I just bought a 2015 Buick Enclave last month. I started tracking the fuel economy by using the gas pump reading and the odometer as well as the cars monitoring system. I am getting less then 11 MPG around town. I take it easy on accelerations and coasting to a stop. It looks like others are getting better millage. I'm concerned that there is some other problem that isn't throwing a code yet. I changed the air filter to see it that makes a difference?
Welcome. Air filter doesn't normally impact mpg on a fuel injected engine. Going by the road tests I can find on the Enclave your fuel consumption isn't that below par. When you say "around town", how long a journey are you talking about? Do you spend a lot of times sitting at red lights? If you are stopped at "long" lights, do you switch the engine off? Driving style has a big effect on mpg. For best figures you want to accelerate briskly and avoid using the brakes. This requires good anticipation. Choose your route well and if you have a regular commute then learn it well. I know exactly when to take my foot of the throttle, wet weather or dry (very different), on my regular routes.
After a longish trip, try stopping without heavy braking (ideally no braking). Immediately check the temperature of the wheel centres (be careful not to burn your hand). If a wheel centre is warm you could have a brake rubbing, which will need tending to.
Please do not fall for these misconceptions. Your vehicle's gas mileage will not be affected by an air filter, your lawnmower however will.
How long of trips are you going on? When I had my 2005 4 cylinder Honda accord I would mostly drive it to school, a 3.3 mile trip. I usually got 23 MPG going there and 30+ coming back. I was hypermiling and had performed fuel economy mods to the car, and I still just matched the EPA city rating for that car in those short trips. Short trips are terrible for fuel economy.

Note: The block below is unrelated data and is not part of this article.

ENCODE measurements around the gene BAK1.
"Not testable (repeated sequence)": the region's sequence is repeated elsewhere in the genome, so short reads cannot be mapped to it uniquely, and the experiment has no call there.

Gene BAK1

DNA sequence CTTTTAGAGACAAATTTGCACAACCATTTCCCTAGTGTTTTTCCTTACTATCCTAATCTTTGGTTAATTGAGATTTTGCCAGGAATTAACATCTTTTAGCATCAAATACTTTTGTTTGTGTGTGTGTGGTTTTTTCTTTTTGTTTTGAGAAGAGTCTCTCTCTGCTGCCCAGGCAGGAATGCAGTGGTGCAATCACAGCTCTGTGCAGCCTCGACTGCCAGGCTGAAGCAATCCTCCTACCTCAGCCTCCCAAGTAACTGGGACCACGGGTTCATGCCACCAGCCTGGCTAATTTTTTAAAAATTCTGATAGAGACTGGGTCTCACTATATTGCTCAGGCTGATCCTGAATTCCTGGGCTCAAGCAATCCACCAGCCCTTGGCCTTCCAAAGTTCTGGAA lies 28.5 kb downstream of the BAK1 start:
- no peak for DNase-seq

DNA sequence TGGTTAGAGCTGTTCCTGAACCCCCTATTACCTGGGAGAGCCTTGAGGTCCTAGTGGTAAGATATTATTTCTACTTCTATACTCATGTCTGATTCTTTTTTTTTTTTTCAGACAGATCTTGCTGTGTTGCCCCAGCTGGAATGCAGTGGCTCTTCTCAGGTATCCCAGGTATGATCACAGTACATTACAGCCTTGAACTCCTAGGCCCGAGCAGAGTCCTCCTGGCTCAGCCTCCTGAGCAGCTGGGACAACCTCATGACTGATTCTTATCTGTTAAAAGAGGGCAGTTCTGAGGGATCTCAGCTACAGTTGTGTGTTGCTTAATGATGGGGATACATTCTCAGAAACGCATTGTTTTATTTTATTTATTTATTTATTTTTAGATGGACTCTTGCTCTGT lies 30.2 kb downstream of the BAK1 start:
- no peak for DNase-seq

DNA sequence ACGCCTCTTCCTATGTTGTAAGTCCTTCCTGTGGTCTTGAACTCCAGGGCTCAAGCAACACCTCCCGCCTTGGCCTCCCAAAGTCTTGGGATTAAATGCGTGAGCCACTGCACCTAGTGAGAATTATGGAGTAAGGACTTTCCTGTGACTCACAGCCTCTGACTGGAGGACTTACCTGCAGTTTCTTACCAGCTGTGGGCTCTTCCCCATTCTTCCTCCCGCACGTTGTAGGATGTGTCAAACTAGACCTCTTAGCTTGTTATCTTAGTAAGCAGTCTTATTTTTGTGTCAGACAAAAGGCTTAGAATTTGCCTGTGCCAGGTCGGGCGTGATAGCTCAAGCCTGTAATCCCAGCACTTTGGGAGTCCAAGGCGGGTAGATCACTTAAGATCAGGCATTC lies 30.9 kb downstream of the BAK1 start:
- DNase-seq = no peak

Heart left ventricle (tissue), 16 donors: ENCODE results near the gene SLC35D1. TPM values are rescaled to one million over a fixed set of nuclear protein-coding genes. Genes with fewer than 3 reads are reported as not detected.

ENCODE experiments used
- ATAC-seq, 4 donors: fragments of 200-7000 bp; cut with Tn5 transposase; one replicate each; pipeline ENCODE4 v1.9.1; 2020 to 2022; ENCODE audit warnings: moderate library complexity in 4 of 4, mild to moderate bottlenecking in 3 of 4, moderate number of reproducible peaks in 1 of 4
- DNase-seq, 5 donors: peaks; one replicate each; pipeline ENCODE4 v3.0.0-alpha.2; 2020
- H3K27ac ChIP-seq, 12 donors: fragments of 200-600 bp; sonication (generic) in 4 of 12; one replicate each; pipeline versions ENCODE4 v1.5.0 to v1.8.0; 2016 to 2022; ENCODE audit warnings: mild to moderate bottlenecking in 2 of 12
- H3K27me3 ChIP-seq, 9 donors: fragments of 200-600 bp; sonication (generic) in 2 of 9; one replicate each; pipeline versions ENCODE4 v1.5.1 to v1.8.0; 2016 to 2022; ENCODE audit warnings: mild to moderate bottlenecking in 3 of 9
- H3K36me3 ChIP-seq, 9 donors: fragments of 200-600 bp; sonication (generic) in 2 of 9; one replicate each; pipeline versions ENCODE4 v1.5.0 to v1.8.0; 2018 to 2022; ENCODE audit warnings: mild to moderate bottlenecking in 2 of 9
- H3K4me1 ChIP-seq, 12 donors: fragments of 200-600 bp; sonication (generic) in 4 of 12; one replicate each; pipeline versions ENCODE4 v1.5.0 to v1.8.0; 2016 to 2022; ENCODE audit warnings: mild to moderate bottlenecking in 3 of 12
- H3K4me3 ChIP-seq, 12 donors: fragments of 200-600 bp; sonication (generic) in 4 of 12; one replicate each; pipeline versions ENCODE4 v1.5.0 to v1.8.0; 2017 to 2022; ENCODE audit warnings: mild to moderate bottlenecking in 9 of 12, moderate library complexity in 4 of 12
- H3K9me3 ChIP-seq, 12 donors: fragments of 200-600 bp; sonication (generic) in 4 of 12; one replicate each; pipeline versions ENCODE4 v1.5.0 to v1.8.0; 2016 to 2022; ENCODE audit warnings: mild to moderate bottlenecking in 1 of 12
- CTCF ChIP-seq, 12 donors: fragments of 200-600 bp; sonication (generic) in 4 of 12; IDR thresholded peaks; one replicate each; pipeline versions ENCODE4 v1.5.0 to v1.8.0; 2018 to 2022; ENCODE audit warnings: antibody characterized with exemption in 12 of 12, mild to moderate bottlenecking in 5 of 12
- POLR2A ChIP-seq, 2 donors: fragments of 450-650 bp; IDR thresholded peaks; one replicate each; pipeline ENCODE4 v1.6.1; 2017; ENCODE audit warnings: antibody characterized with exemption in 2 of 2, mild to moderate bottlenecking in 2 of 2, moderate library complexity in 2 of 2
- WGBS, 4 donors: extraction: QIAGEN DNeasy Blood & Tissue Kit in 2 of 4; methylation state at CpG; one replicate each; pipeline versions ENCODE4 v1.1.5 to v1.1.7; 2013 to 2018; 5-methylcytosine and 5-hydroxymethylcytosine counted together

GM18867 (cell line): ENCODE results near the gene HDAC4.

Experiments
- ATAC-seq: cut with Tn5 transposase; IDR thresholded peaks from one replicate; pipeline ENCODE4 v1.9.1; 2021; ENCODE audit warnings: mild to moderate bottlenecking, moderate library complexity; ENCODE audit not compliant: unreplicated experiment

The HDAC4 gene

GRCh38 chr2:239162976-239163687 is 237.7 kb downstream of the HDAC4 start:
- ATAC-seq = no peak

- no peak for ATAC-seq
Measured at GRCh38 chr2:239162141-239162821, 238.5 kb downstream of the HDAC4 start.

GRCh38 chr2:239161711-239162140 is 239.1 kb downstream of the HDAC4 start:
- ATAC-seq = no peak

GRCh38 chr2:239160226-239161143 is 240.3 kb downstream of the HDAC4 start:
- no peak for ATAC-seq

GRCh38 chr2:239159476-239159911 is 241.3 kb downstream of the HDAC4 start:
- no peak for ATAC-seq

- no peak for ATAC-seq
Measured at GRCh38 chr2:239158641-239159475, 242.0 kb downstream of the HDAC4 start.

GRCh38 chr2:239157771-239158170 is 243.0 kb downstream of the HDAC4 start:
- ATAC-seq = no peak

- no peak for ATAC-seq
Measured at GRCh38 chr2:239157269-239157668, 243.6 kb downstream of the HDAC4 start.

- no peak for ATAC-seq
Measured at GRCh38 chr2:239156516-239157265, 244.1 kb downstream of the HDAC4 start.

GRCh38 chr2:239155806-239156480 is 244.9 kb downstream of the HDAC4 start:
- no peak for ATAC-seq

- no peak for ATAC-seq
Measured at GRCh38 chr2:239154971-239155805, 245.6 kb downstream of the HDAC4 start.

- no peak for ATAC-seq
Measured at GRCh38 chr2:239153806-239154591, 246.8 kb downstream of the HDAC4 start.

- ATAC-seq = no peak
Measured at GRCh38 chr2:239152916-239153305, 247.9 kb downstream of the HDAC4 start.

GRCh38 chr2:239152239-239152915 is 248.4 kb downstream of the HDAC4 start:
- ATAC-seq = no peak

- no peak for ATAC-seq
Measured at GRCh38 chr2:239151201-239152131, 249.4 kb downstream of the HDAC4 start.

You aren't idling your car to "warm it up" are you?
I'm talking about a mixture of 35- 45 mph surface streets some stop lights. Doing the same kind of driving in our 2003 mini-van with three rows of seats we get about 17. The tire pressure is at spec.
Going above spec won't hurt. Are the tires new? The rolling resistance is worse with new ones. Does the car have AWD? can it be turned off?
In addition to brake drag, bad alignment can reduce fuel economy. Won't hurt to use fuel system cleaner.
What was the minivan? Did you calculate its fuel economy, or just go by the display? Are you driving the SUV the same way as it, or trying to be more efficient? It sounds counter intuitive, but automatic transmission cars tend to get better fuel efficiency with being a little aggressive in acceleration until you get up to speed. Slow acceleration could mean staying too long at less efficient gears and out of torque converter lock up.